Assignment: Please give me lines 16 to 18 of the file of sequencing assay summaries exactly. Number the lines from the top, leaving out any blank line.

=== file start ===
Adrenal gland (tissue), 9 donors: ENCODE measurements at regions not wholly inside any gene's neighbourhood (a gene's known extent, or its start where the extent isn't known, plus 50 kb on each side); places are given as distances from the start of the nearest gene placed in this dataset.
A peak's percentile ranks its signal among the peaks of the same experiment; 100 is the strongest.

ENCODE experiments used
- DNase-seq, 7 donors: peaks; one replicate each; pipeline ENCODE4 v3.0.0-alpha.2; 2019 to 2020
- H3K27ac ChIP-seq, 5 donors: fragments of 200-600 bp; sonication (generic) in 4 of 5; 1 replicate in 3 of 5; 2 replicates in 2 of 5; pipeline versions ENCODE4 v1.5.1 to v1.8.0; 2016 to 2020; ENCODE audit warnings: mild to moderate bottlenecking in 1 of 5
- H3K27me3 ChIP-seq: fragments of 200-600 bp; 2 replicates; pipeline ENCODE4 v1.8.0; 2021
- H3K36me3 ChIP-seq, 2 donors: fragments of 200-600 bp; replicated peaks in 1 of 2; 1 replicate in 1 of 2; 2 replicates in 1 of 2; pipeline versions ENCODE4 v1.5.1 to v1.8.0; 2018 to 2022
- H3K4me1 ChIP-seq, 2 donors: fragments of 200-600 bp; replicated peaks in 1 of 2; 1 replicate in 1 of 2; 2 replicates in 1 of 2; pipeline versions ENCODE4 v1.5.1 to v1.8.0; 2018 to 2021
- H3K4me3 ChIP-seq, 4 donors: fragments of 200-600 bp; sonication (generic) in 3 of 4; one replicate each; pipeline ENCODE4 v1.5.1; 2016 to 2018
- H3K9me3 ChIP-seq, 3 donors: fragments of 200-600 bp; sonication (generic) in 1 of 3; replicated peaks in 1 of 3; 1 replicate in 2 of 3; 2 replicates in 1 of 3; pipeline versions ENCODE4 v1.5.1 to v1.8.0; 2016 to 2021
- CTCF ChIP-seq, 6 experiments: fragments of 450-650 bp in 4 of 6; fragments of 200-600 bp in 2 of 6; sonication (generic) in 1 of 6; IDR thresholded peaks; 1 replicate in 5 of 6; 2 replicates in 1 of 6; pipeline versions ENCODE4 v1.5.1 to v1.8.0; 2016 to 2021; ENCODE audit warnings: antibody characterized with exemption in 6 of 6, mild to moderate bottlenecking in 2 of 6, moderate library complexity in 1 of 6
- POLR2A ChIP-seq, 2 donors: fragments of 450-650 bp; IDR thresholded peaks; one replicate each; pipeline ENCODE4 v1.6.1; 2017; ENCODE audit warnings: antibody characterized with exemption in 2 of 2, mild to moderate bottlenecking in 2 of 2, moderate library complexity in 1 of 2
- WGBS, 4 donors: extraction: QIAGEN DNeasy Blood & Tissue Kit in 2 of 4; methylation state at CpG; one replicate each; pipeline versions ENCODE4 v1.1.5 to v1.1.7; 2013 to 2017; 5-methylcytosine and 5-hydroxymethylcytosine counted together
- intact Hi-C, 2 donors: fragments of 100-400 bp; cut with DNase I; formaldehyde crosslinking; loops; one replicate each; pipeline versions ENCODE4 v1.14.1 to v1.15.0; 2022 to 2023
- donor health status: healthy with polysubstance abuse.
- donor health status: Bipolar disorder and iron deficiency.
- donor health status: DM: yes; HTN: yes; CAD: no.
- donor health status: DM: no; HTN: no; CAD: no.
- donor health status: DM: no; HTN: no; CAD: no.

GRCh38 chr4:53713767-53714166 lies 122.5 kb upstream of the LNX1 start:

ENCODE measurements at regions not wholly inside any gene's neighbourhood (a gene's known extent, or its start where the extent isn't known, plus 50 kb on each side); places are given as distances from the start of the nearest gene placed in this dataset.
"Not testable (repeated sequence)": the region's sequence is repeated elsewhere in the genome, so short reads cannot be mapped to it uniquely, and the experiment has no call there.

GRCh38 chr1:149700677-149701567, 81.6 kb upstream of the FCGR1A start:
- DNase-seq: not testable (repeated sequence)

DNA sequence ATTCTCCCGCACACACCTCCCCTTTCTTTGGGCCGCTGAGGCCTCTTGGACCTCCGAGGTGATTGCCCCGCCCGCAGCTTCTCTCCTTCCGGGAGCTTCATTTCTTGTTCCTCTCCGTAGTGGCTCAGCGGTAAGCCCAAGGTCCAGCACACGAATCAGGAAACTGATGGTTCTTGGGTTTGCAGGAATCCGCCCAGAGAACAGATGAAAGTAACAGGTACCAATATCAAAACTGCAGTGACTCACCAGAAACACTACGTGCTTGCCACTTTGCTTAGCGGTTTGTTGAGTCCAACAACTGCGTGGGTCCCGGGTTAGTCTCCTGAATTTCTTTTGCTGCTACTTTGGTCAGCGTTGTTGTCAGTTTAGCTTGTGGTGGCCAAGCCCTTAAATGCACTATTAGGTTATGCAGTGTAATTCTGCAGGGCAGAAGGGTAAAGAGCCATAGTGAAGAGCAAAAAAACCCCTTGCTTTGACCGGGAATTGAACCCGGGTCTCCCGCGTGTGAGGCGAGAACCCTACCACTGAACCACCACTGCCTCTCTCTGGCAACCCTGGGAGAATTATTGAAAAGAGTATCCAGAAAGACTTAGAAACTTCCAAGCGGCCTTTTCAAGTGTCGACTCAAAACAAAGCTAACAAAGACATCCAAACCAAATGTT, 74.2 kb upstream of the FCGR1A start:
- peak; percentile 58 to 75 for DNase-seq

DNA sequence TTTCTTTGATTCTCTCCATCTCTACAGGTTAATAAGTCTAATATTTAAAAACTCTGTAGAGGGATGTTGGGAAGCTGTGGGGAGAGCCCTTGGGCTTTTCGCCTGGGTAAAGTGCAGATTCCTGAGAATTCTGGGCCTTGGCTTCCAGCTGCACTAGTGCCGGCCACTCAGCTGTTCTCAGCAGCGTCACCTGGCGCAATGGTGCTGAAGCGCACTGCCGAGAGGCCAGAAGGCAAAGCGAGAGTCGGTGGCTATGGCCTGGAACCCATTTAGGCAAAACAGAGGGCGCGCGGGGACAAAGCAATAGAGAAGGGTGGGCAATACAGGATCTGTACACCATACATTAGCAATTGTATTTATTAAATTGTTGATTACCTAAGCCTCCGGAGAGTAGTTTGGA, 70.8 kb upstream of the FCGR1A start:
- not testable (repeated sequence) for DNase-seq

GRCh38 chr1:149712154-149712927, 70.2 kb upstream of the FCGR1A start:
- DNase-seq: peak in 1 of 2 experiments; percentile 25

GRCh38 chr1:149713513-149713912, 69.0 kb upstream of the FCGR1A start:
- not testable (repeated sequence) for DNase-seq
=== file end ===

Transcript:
- donor health status: Bipolar disorder and iron deficiency.
- donor health status: DM: yes; HTN: yes; CAD: no.
- donor health status: DM: no; HTN: no; CAD: no.